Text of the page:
I tried pumping down the JPL PD chamber to test the new PD at cryo temperatures. Unfortunately, the chamber can;t get past about 6E-3 Torr with the pump on. As soon as I turned off the pump the pressure rose to around 2 Torr over 20 minutes or so.
I extricated the chamber from the pedestals, flipped it and removed the bottom plate. I cleaned the O-ring with isopropanol and wiped down the mating surface on the chamber (also with iso). I replaced the plate and tightened the screws. Then I returned the chamber to the table and reconnected it to the vacuum system. I tried pumping down once again but I saw pretty much exactly the same situation as before (pressure bottoming out around 6E-3 Torr and then rising quickly again when the pump was turned off).
I guess it's possible that the O-ring is damaged - although I couldn't see anything obivous. We didn't mess around with the viewport (when we replaced the diode a few weeks ago) so I'm hoping there is no issue there.
Instant gratification McMaster sourcing (PO S519341, submitted earlier today)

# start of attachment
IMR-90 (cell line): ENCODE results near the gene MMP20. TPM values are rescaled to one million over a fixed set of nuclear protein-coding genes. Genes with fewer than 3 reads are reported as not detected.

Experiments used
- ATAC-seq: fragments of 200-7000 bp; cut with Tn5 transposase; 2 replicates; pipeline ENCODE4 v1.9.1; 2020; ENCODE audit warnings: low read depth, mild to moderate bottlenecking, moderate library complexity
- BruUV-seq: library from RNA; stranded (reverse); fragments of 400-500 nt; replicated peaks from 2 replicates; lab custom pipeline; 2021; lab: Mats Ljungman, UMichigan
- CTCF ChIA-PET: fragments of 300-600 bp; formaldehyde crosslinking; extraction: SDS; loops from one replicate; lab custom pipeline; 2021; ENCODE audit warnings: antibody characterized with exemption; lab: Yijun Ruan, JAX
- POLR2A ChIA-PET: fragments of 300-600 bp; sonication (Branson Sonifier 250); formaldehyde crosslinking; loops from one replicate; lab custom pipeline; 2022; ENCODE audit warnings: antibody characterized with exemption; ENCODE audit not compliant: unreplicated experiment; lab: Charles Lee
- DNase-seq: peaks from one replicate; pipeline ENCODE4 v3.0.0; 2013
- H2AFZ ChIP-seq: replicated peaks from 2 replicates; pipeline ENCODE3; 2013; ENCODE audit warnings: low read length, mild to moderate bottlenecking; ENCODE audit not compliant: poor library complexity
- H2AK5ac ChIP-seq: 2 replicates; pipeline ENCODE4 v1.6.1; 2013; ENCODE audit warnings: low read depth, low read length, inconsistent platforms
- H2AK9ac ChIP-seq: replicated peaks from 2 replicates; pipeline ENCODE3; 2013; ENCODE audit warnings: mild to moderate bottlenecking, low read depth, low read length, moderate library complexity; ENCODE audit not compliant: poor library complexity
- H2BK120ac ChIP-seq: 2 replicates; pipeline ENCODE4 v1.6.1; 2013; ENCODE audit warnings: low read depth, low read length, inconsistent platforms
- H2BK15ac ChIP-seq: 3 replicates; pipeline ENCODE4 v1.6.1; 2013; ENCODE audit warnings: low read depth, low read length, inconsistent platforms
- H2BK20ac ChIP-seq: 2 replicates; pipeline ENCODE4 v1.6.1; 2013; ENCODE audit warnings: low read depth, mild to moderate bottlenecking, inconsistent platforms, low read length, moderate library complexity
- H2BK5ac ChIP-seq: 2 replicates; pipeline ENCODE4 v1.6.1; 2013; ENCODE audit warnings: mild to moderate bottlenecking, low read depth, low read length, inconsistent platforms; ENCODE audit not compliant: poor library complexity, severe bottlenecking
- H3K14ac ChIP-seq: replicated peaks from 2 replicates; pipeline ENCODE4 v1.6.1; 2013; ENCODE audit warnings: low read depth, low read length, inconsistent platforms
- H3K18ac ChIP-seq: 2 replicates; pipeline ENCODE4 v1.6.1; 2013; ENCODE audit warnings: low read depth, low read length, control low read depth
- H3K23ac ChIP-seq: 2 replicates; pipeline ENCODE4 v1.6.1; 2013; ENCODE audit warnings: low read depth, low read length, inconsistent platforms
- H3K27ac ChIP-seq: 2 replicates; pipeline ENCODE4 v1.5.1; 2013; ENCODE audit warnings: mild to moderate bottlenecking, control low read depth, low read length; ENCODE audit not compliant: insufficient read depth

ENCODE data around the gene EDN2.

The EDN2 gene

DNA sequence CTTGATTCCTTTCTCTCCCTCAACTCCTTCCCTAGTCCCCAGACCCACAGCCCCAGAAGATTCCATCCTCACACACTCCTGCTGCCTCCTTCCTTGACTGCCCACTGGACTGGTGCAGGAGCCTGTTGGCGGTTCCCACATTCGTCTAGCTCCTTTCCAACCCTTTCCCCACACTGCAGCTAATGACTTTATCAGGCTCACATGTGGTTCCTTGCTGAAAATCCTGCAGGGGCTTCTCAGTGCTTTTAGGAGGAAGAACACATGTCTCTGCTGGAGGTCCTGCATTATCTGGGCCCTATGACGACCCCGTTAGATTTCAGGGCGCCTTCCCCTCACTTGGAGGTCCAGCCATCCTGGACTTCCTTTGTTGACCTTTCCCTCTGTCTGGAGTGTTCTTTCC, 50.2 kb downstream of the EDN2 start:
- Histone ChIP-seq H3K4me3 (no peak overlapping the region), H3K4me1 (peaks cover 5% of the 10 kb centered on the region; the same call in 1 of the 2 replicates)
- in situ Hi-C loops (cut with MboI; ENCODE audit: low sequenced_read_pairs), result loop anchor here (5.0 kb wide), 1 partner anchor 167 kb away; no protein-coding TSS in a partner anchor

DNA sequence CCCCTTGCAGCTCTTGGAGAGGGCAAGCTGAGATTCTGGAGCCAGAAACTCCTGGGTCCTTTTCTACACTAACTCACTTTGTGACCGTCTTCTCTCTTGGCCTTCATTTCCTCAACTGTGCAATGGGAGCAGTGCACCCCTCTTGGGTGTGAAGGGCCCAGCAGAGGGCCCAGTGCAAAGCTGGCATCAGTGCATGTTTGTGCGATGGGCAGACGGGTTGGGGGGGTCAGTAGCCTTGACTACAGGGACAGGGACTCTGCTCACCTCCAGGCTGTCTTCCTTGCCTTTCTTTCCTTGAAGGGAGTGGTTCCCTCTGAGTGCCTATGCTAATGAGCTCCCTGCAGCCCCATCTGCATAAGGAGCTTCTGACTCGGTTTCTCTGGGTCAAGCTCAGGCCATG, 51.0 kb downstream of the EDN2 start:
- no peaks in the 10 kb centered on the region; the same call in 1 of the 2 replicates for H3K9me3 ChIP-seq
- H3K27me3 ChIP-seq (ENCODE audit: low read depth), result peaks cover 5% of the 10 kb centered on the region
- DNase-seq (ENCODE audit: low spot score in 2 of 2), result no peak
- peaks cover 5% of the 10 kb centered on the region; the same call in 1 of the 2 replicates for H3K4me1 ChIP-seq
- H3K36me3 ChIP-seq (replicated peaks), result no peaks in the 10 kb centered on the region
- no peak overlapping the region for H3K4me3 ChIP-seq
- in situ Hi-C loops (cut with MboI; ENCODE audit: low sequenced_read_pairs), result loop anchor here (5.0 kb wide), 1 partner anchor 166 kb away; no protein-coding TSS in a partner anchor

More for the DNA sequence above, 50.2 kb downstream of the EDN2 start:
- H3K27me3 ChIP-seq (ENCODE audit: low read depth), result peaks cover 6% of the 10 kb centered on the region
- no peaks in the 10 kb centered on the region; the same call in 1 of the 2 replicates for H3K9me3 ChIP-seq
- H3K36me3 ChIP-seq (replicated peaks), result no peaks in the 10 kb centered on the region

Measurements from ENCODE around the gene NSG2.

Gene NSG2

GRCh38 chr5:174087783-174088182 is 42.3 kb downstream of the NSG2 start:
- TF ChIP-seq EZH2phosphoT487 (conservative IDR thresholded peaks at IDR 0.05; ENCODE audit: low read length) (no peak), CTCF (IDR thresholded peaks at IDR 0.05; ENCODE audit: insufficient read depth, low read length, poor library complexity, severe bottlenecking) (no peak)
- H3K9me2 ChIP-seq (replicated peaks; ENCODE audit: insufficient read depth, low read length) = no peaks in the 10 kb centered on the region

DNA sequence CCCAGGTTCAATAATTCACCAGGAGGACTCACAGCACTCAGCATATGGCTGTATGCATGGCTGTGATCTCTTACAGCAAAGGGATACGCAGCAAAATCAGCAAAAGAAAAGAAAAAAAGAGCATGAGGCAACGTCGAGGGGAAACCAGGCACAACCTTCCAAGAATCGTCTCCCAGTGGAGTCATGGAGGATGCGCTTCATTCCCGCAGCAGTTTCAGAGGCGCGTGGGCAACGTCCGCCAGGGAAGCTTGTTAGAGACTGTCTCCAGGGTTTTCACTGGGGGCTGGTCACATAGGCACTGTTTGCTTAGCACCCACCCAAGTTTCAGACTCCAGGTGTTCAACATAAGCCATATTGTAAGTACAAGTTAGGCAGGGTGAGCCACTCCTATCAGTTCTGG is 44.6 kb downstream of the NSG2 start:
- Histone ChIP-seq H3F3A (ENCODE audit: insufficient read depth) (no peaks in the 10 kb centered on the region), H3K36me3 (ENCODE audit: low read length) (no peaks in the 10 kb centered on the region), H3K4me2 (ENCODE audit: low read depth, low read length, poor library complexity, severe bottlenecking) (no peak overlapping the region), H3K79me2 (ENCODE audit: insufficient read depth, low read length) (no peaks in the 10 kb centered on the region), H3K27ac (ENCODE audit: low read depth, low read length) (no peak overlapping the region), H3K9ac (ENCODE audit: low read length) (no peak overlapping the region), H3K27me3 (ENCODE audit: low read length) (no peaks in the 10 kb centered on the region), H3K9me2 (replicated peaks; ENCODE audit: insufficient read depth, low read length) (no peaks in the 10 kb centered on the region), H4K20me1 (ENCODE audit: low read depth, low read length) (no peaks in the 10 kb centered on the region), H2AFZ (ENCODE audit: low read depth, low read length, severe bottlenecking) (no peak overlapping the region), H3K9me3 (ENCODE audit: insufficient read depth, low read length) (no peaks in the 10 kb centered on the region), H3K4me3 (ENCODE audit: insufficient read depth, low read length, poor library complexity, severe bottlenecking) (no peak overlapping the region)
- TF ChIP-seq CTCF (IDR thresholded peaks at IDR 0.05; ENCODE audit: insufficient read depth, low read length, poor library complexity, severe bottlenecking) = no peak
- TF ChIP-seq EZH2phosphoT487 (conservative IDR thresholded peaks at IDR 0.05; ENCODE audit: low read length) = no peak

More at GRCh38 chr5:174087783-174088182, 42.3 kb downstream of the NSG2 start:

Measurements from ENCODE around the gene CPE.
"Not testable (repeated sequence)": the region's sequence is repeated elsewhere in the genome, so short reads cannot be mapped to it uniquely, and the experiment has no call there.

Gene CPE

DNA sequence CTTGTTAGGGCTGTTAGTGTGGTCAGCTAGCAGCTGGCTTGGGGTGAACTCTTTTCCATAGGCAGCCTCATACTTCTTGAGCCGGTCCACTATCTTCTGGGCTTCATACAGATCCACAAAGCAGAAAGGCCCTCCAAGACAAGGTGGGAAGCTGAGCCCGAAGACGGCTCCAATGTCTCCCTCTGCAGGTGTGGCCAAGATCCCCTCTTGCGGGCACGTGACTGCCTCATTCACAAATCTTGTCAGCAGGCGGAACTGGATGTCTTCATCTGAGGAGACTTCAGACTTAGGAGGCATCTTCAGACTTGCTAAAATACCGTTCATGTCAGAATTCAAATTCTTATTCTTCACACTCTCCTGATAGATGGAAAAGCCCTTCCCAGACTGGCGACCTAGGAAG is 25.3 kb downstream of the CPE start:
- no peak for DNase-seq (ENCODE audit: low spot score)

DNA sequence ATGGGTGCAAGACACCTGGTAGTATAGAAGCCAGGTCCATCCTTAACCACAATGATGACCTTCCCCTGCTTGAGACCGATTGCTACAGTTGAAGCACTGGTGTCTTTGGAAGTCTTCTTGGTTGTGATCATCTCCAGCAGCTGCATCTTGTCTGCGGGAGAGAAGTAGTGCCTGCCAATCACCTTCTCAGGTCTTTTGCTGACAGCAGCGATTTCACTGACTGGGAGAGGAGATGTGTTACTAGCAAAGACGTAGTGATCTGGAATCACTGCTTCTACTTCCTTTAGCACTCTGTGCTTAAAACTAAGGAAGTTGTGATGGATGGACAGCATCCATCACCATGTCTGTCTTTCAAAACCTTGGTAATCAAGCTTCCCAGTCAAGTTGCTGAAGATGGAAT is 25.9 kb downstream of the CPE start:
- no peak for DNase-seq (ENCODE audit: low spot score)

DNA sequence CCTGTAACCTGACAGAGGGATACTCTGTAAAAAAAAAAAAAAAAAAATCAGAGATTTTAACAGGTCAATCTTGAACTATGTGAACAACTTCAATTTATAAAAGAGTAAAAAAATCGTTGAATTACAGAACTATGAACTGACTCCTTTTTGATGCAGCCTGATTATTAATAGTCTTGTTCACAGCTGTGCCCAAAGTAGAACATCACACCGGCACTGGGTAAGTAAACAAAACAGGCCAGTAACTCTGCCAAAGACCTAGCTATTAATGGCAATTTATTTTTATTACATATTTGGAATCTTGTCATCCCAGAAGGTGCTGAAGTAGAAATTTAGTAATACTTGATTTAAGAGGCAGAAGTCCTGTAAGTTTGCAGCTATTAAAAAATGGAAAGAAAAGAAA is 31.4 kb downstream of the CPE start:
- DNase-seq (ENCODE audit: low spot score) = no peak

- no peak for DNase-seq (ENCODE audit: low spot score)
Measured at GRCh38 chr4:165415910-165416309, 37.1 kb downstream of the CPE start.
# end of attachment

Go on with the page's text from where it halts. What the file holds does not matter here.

Should be able to integrate some of these items soon - they arrive Thursday, and Radhika will check to see if anything works for the setup as-is, or make requests for Stephen to cut on Friday.
future Mylar source - https://www.professionalplastics.com/MYLARFILM
- update: Radhika called Professional Plastics and they said we cannot order metallized mylar online, but we can call them back and place the order. Stephen called later and Sarah said she had to get a quote from a supplier, and will be in contact. Thickness range: 0.001-0.014 in.
future PEEK source - https://www.professionalplastics.com/PEEK_SHEET-ROD-BAR: thickness range: 0.25-2 in. (units not specified, but I assume inches).
future PEEK source - https://www.boedeker.com/Product/PEEK-Virgin-Natural: thickness range: 0.062-4 in.
exp plot tip: If you use the "grid" feature of matplotlib and plt.semilogy(), the exponentials will look like straight lines, so we can just read off the time constants with a ruler.
Also, as we talked about earlier today, we should make some analytical estimates for the various heat loads, and also put them into the model.
For protecting from radiation, all of the surfaces which are NOT shiny-polished should get wrapped in something shiny (UHV Al foil, with the shiny side out).
I suggest wrapping with foil:
I attach here a photo of the radiative shielding of a Purple Pepper Plant (PPP), to reduce the radiative coupling to the environment. This prevents the soil from drying out in the sun so fast.
Today I pulled the cyro chamber cooling data from the temperature controller. Cooling started on Friday 5/21 around 1:45pm.
The final temperatures reached at ~3:15pm today were: